PORT-AU-PRINCE -- (AP) -- U.S. Ambassador Timothy Michael Carney says
swift, credible legislative elections are the only way to halt Haiti's latest political
Haiti has been without a prime minister since June 1997. On Monday, after
combative Parliament rejected four of President Rene Preval's nominees for the
position, the president announced he would bypass Parliament and form a new
government by decree.
Carney said Friday in an interview with The Associated Press that the crisis
to be ended quickly.
``The need now is to advance toward credible elections as fast as possible
what the will of the Haitian people is, to get them out of the political impasse,''
Opponents charge that Preval is leading Haiti back to dictatorship, and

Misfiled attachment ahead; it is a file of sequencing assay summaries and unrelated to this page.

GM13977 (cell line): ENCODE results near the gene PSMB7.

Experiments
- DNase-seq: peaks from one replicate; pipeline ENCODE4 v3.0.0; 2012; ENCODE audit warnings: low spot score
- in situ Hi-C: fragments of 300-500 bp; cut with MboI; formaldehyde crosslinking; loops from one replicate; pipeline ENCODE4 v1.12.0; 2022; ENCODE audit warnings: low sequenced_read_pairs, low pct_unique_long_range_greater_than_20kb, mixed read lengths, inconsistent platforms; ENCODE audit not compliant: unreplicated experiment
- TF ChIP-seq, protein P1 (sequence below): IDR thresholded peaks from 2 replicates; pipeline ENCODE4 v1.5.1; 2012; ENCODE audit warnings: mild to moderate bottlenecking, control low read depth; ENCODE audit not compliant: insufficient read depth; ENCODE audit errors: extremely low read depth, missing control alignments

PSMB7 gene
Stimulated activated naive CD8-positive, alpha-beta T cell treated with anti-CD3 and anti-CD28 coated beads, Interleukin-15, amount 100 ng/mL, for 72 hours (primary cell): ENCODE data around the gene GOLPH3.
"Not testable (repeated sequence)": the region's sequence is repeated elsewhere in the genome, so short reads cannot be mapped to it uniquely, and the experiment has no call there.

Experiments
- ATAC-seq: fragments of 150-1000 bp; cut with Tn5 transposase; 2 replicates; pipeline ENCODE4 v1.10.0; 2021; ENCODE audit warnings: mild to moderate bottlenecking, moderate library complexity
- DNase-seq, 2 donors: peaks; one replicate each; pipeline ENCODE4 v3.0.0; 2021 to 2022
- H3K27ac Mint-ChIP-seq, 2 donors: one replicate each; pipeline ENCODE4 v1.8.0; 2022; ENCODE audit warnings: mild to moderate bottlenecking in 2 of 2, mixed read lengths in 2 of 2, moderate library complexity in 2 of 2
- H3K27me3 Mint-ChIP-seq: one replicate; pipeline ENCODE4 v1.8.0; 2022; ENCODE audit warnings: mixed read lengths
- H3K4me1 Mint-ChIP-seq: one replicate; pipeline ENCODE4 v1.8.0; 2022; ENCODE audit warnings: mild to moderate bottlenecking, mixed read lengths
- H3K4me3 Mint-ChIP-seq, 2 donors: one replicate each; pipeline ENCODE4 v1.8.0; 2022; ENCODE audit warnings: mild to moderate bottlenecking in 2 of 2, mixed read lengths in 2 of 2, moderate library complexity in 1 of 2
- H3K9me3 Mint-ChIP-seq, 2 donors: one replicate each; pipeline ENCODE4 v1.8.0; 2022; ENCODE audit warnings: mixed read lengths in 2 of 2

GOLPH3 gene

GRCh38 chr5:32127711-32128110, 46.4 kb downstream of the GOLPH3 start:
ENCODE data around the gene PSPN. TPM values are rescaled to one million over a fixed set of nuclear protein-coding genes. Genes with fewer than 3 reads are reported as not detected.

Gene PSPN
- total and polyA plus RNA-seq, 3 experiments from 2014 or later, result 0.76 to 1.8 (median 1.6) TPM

fears of a resurgence of the violence that long plagued the country.
Haiti, the poorest country in the Western hemisphere, has suffered through
and civilian dictatorships for most of the past two centuries.
In 1990, more than 95 percent of voters turned out in the country's first
democratic elections and chose as president Jean-Bertrand Aristide, then a Roman
Catholic priest, who had helped end the 29-year Duvalier family dictatorship.
The army ousted Aristide the following year and ruled until President Clinton
20,000 troops to the country in September 1994 to restore democracy.
Legislative elections in 1995 failed to draw 50 percent of voters, and
ballot six months later, won by Preval, had a turnout of less than 30 percent.
The April 1997 elections drew only about 5 percent of voters and were
condemned by several international observers as fraudulent. Plans to hold new
elections in November 1998 crumbled.
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